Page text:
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PPACA driving up ER visits

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The number of emergency visit rooms has increased since the implementation of the Patient Protection and Affordable Care Act — and most doctors expect it to get even worse over the next few years.

In a poll of some 1,800 emergency physicians by the American College of Emergency Physicians, nearly half said more patients have been coming through their ER doors since Jan. 1, when many of PPACA’s key provisions went into effect.

Another 27 percent said the numbers haven’t changed, while 23 percent said they’ve seen a decline in ER visits.

Over the next three years, 86 percent of these doctors believe emergency room use will increase. And what’s more, 77 percent say their ERs are not adequately prepared for significant increases in traffic.

The poll’s findings about increasing ER visits are noteworthy given the law’s promise that it would reduce costly emergency room visits, because it was designed to encourage patients to seek care in a doctor’s office or clinic settings. Though the fact that ERs are experiencing flooding isn’t surprising, given the number of newly insured patients, emergency room doctors say the increase points to a number of issues.

One such problem, doctors say, lies in the fact that physicians are in short supply and cannot properly deliver care to the vast numbers of newly insured patients.

The Association of American Medical Colleges predicts a shortage of 90,000 doctors by 2020.

“Emergency visits will increase in large part because more people will have health insurance and therefore will be seeking medical care,” said Alex Rosenau, president of ACEP.  

“But America has severe primary care physician shortages, and many physicians do not accept Medicaid patients, because Medicaid pays so low,” he said. “When people can’t get appointments with physicians, they will seek care in emergency departments. In addition, the population is aging, and older people are more likely to have chronic medical conditions that require emergency care.”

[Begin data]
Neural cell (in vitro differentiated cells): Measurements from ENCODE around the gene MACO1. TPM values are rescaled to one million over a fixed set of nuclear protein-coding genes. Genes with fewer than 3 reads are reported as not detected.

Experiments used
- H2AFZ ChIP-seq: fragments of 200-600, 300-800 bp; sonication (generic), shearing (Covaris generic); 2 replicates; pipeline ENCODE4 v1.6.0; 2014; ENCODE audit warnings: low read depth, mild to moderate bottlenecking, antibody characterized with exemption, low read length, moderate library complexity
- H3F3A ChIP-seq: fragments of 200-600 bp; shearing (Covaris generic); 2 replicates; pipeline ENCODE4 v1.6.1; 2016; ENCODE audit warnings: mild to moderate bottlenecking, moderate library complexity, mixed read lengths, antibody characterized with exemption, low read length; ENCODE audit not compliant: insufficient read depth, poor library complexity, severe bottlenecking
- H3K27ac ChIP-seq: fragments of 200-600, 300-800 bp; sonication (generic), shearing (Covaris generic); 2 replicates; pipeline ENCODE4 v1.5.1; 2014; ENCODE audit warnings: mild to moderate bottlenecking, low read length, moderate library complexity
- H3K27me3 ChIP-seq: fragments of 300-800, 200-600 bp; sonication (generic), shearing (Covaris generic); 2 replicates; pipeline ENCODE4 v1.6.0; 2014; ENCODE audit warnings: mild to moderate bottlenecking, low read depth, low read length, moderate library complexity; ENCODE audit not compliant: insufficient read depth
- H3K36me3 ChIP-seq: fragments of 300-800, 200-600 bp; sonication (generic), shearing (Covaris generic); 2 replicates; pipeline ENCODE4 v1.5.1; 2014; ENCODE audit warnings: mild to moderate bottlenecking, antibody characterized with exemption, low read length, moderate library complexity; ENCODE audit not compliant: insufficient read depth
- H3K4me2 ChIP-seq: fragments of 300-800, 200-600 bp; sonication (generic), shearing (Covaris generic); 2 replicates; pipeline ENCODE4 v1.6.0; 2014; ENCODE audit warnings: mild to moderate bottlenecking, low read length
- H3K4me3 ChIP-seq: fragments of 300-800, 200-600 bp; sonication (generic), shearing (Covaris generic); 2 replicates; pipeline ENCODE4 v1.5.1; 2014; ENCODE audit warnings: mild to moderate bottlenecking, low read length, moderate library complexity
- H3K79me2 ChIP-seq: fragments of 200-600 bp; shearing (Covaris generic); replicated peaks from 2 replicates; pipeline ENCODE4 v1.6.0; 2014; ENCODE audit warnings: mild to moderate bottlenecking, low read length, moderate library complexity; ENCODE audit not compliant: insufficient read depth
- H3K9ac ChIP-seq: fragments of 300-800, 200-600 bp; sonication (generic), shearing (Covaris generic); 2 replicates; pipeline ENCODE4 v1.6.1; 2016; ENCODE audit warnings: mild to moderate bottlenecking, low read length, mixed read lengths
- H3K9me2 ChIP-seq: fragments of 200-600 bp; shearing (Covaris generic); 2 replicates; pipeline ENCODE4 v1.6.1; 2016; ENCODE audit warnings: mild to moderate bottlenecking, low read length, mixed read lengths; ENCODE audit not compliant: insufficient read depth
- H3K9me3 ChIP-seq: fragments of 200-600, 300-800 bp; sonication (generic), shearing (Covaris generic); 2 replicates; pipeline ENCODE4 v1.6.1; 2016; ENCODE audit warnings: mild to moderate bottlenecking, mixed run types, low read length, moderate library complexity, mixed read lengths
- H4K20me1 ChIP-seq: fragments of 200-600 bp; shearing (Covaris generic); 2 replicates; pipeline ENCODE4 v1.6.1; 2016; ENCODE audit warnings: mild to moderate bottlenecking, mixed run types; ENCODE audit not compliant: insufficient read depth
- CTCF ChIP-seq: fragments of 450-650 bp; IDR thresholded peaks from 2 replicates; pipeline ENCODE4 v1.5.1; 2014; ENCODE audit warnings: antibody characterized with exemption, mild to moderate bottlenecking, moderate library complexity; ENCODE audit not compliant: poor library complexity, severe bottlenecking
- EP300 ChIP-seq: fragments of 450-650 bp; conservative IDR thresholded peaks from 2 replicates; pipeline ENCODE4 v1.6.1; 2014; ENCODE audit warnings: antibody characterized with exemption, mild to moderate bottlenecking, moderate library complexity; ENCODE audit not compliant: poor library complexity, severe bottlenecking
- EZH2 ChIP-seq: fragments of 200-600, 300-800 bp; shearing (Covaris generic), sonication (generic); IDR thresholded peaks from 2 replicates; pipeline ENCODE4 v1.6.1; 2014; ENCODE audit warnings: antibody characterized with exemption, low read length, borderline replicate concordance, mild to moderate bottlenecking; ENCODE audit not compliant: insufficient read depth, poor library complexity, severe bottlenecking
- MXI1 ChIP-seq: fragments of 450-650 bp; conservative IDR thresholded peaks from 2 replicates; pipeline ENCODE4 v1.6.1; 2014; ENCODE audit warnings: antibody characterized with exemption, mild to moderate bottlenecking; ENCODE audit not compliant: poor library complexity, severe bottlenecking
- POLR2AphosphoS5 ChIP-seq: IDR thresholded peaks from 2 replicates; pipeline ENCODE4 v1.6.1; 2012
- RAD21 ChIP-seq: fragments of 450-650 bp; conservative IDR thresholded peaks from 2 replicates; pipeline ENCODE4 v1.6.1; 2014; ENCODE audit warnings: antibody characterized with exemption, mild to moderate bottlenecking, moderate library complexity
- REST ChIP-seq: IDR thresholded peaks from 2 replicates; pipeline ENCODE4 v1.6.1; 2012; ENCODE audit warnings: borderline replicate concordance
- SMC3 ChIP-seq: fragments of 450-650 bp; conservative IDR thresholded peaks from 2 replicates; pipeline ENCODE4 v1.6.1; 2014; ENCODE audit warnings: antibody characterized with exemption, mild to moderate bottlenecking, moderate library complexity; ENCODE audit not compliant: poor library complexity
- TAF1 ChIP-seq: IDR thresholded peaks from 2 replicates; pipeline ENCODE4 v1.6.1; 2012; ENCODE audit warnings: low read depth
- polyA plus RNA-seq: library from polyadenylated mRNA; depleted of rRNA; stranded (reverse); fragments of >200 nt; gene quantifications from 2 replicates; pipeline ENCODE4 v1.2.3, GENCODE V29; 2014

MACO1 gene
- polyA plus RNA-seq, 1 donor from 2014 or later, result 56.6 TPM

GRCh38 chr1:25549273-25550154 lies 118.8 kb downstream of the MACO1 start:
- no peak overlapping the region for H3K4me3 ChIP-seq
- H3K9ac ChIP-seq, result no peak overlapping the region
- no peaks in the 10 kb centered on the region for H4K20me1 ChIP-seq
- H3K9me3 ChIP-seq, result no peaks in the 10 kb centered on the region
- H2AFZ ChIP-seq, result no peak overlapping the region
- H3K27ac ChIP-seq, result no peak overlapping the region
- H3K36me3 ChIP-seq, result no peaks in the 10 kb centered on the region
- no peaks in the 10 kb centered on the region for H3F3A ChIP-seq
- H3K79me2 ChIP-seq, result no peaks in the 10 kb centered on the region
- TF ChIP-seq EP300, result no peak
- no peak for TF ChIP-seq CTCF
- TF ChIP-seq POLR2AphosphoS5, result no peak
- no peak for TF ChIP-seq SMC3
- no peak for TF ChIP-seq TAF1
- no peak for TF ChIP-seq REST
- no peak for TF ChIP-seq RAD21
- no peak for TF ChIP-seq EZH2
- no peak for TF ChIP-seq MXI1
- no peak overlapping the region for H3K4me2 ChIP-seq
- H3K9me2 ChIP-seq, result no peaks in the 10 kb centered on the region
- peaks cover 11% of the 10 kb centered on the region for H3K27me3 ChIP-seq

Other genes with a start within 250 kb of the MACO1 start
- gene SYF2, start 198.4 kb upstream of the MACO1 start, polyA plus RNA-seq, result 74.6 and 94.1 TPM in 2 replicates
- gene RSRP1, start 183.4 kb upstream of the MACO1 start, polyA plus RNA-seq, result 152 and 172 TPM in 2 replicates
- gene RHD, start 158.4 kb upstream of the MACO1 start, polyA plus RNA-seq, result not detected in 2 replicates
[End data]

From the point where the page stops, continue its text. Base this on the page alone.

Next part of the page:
Emergency-room doctors reported seeing more Medicaid patients, and fewer private insured patients since the start of the year. 

University of Colorado School of Medicine researchers earlier this year similarly found that more Medicaid and Medicare patients are visiting emergency rooms because they can’t get a hold of a primary care practitioner when they need routine care.

Moreover, the survey revealed concern over the country’s “mental health crisis,” with 84 percent of emergency room physicians reporting that psychiatric patients are being boarded in their ER.

“People having a mental health crisis seek care in emergency departments because other parts of the health care system have failed them,” Rosenau said. “Because of the critical shortage of mental health resources, some of these vulnerable patients wait for days in emergency departments.”

In a news release, the ACEP urged Congress to make “a firm commitment to emergency patients by holding a hearing to examine whether additional strains are occurring in the emergency department safety net as a consequence of the Affordable Care Act.”

Doctors polled said the best way to improve emergency medical care would be to place restrictions on lawsuits stemming from such treatment.  

Enacting liability reform was the top choice for improving emergency care (cited by 32 percent of those surveyed), while 18 percent of respondents cited providing adequate reimbursements and 17 percent cited boosting the number of primary care providers.

See also: Arkansas hospitals like Medicaid alternative